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Architecture: A Modern View

Richard Rogers

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A manifesto that defines Richard Rogers’ thinking and his aspirations for the future


The crisis of modern architecture is part of a much larger crisis involving the whole question of the way we live and how we use the resources of our planet. Poor design, monotony, and inhuman scale are the results not of lack of talent nor the failures of the Modern Movement, but of a surrender to selfish interests and short-sighted economies.

Richard Rogers, perhaps the most original and inventive architect at work today, is a frequent commentator on the contemporary scene. In this book, available again after some years out of print, it is especially valuable to have his philosophy of design so succinctly summarized. As a practising architect, he is in the best possible position to appreciate how economic forces can create – or frustrate – good design. His book is illustrated largely by examples drawn from his own work, making it a professional record as well as a manifesto for the future.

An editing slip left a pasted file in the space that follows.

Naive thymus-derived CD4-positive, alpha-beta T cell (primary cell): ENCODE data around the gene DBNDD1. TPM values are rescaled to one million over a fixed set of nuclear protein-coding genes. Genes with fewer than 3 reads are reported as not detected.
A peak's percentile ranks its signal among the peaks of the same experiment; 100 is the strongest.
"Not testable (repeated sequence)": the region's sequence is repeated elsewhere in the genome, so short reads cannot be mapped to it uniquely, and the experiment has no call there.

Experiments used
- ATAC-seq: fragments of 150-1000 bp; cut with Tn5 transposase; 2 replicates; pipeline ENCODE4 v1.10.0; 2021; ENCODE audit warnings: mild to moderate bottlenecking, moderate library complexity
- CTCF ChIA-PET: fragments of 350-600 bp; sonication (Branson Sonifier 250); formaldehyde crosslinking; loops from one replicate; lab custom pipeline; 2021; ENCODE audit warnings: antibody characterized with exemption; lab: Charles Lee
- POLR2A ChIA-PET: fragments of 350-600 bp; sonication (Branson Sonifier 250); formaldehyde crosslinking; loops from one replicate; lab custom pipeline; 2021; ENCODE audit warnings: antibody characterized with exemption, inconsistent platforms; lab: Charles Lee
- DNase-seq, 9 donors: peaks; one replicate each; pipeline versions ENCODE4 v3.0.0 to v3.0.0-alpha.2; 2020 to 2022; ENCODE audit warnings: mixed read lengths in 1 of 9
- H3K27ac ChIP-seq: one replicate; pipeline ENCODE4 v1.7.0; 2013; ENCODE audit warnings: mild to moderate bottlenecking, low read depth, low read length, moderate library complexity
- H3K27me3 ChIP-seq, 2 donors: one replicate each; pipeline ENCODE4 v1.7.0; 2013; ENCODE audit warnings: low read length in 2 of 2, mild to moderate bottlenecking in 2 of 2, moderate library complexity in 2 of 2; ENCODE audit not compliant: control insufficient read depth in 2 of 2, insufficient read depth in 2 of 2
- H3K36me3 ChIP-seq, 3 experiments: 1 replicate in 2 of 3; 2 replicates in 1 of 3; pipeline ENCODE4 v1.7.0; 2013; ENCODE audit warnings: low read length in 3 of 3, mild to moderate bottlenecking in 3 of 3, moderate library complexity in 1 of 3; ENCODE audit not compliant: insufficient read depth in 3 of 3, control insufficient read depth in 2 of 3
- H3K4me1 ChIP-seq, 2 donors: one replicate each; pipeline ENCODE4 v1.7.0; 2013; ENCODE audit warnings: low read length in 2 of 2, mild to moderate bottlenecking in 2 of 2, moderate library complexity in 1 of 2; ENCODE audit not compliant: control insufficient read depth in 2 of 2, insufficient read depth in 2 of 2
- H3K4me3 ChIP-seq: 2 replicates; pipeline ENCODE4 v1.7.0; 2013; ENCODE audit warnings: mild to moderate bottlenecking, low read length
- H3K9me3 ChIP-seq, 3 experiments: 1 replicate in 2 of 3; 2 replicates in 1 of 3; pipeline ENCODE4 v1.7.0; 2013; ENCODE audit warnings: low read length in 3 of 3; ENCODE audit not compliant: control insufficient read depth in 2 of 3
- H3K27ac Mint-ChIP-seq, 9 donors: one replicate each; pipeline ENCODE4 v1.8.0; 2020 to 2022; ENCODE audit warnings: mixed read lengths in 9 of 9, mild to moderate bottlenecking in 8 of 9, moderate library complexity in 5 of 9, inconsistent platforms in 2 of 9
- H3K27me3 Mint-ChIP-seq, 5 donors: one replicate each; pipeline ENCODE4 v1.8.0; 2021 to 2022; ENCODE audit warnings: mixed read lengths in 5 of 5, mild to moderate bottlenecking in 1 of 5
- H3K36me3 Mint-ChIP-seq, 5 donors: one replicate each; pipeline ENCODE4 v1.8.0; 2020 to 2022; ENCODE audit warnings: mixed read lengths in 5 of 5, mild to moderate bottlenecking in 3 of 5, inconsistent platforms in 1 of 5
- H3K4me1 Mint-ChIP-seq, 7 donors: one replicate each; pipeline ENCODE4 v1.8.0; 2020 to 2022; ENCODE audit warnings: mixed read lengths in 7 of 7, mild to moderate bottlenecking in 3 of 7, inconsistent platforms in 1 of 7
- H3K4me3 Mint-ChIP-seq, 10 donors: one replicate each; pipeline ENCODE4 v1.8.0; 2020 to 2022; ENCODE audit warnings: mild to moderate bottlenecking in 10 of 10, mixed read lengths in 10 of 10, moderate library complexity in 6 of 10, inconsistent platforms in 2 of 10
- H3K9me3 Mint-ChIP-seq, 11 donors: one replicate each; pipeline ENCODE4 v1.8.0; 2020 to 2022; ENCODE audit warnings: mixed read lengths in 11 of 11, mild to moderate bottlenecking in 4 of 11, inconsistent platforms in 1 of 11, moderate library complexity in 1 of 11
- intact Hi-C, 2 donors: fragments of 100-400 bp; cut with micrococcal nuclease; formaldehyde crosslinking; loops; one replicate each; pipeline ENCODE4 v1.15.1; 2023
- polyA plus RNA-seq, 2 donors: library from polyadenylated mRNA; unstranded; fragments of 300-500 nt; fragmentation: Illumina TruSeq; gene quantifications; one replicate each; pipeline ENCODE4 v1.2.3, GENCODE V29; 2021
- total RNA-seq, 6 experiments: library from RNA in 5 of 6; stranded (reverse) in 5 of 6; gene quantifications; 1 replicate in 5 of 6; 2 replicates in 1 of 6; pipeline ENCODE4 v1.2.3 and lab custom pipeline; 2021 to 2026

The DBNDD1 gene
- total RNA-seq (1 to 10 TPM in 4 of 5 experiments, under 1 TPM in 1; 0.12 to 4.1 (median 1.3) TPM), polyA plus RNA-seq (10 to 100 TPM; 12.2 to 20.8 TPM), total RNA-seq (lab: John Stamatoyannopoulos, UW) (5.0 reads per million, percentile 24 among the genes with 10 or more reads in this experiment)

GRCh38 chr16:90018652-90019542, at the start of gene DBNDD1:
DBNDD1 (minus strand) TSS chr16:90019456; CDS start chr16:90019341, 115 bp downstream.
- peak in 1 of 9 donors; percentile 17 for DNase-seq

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Book Details

Format: Hardback without Jacket

Size: 20.9 x 14.7 cm

Extent: 64 pp

Publication date: 22 July 2013

ISBN: 9780500342930

About the Author

Richard Rogers is a British architect noted for his modernist and functionalist designs. He is perhaps best known for his work on the Pompidou Centre in Paris, the Lloyd’s building and Millennium Dome (both in London), and the European Court of Human Rights building in Strasbourg. He is a winner of the RIBA Gold Medal, the Thomas Jefferson Medal, the RIBA Stirling Prize, the Minerva Medal and Pritzker Prize.

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